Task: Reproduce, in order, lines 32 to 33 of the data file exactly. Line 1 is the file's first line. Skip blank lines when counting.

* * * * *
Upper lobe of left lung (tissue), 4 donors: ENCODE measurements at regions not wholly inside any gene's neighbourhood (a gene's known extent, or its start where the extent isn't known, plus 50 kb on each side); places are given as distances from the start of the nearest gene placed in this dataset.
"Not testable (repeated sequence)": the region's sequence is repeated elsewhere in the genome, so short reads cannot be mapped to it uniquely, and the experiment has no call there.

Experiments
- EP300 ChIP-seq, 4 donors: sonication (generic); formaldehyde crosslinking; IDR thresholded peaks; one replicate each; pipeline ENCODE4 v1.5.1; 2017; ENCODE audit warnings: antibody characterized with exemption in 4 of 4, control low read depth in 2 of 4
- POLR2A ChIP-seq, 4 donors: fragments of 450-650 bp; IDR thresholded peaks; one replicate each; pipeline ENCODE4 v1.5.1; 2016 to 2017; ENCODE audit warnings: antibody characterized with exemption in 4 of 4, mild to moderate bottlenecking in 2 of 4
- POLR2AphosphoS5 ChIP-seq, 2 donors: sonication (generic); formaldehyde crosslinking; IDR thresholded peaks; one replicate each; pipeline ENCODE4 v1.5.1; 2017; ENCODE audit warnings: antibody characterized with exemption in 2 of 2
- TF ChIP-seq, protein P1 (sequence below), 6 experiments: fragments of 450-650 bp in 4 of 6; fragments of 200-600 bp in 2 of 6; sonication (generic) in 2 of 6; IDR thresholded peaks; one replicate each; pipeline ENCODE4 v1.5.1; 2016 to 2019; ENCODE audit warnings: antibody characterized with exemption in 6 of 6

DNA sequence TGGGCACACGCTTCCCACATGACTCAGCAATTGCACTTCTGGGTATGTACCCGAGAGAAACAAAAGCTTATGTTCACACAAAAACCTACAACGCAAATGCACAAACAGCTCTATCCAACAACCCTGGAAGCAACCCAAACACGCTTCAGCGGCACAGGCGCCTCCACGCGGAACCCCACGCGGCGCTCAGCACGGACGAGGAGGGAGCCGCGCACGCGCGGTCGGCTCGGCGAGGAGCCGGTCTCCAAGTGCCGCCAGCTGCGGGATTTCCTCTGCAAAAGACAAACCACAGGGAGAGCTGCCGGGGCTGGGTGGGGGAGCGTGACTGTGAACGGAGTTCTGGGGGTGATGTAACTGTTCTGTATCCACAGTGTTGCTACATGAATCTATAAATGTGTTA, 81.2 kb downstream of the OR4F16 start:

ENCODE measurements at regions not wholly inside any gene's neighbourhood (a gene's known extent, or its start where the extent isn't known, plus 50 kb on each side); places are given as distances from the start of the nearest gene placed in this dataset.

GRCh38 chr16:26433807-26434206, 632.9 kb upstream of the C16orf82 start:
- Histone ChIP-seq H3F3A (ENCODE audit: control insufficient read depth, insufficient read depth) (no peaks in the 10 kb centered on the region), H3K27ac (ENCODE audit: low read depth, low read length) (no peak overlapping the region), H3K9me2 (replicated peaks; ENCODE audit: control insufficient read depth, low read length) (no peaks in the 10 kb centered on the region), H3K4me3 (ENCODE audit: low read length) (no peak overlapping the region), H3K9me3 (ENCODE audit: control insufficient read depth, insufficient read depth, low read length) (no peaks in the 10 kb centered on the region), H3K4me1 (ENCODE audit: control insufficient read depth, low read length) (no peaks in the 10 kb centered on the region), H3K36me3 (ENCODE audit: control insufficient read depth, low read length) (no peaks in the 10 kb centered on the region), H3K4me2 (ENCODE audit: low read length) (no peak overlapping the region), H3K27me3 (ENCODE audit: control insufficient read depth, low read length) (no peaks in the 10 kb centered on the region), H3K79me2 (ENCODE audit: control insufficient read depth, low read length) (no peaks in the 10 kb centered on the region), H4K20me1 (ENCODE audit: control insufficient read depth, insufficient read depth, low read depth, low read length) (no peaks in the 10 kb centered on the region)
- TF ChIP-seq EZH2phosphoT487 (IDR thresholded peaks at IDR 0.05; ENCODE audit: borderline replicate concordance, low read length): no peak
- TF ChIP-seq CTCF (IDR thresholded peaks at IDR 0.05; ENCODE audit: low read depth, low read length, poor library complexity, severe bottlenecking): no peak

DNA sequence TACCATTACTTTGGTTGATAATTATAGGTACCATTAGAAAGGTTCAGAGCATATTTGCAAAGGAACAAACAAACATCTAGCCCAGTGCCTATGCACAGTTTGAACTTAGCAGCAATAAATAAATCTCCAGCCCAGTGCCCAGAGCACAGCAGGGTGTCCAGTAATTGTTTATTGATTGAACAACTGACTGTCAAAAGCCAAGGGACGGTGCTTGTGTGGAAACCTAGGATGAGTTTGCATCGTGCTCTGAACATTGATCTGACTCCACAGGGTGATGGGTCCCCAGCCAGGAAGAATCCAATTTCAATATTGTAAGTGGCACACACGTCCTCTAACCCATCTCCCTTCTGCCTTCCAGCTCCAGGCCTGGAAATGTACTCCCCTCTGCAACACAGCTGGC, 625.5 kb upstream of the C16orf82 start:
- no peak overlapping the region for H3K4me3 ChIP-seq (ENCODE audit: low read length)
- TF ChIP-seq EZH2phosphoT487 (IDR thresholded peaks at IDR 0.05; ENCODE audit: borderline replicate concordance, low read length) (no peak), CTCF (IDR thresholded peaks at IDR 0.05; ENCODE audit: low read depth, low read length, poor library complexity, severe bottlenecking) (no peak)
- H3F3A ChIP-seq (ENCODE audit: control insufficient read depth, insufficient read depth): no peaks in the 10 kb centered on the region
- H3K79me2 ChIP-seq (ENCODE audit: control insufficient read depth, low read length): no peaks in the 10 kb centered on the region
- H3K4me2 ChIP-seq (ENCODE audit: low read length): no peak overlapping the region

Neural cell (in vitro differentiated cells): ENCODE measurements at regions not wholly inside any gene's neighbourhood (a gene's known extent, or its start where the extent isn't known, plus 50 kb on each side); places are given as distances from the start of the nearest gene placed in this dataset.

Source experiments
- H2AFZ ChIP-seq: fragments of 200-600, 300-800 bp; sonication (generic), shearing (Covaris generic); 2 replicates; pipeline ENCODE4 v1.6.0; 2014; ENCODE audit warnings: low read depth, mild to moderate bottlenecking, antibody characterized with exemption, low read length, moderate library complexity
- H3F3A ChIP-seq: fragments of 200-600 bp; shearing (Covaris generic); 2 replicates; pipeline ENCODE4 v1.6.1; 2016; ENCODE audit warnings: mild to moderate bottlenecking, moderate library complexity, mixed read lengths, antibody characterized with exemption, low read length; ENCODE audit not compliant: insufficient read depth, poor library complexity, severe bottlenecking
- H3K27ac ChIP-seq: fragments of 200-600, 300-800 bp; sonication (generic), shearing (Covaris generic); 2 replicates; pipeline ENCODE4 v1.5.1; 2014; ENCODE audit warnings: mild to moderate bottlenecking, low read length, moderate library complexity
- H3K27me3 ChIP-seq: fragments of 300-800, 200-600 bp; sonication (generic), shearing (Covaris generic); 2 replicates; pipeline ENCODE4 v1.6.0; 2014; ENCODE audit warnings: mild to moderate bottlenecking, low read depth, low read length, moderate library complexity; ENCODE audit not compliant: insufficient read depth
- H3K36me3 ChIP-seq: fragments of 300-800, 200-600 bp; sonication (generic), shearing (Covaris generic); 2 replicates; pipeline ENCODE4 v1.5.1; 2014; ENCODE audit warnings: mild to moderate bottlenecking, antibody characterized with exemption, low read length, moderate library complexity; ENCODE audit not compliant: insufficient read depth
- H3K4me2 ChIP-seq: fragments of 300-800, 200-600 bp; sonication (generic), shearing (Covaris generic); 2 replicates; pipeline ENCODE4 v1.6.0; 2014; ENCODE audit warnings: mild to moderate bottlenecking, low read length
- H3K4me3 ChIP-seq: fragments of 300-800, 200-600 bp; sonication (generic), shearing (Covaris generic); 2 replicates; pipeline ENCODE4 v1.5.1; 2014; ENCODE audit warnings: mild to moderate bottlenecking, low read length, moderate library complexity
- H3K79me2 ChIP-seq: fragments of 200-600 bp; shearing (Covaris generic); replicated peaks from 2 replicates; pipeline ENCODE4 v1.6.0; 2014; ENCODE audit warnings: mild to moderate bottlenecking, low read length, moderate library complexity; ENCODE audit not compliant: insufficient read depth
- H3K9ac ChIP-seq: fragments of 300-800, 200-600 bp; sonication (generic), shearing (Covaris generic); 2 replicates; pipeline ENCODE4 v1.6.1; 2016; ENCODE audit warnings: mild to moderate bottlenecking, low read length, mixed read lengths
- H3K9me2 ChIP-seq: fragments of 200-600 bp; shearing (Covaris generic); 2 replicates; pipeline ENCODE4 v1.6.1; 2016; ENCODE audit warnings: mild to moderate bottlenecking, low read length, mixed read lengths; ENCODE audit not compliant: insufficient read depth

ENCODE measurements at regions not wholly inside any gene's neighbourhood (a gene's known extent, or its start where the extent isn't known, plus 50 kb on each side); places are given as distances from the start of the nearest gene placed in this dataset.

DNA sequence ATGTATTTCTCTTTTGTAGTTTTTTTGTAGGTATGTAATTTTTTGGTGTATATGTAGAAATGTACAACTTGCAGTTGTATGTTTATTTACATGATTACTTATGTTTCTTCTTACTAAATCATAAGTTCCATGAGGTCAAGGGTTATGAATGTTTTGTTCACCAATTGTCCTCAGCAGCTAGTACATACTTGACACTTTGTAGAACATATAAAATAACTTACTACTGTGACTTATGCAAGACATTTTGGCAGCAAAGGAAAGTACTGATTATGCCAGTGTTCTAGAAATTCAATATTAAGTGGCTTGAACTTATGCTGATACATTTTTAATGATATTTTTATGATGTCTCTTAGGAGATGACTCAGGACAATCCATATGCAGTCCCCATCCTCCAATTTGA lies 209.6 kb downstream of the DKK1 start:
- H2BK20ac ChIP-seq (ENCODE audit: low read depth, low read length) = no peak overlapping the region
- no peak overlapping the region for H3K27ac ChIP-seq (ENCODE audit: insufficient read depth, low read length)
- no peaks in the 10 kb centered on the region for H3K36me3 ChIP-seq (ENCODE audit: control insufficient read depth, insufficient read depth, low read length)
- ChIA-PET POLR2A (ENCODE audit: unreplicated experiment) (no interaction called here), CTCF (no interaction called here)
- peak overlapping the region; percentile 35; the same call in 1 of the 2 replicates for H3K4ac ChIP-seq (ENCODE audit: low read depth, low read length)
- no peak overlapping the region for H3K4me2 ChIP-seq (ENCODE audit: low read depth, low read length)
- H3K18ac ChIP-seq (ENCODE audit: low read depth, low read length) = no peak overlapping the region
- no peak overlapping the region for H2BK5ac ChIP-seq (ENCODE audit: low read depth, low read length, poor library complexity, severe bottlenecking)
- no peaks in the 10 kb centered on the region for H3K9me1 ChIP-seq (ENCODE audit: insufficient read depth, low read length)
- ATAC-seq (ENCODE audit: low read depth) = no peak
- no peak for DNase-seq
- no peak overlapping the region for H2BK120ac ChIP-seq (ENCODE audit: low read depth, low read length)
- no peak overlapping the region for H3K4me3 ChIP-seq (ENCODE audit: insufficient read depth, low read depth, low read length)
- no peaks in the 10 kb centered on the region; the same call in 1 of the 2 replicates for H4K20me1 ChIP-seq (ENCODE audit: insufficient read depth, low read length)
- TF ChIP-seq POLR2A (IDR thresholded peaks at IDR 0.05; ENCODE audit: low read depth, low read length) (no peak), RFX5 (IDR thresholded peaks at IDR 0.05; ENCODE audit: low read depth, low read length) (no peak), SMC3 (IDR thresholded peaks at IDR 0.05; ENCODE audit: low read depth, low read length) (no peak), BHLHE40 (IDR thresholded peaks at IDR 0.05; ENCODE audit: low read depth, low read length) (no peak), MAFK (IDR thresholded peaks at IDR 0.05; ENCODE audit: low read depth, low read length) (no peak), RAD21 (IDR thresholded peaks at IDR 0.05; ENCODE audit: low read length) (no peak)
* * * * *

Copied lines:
ENCODE measurements at regions not wholly inside any gene's neighbourhood (a gene's known extent, or its start where the extent isn't known, plus 50 kb on each side); places are given as distances from the start of the nearest gene placed in this dataset.

DNA sequence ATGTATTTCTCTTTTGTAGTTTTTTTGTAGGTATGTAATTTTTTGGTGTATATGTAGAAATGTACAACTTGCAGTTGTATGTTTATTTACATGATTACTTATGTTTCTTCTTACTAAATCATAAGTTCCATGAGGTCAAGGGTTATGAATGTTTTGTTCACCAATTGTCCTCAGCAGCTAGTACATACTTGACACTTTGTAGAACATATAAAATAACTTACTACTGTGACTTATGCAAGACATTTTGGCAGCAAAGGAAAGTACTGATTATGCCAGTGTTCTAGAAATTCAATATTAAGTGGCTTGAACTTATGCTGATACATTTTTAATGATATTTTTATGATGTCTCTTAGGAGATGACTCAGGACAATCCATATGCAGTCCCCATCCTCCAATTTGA lies 209.6 kb downstream of the DKK1 start: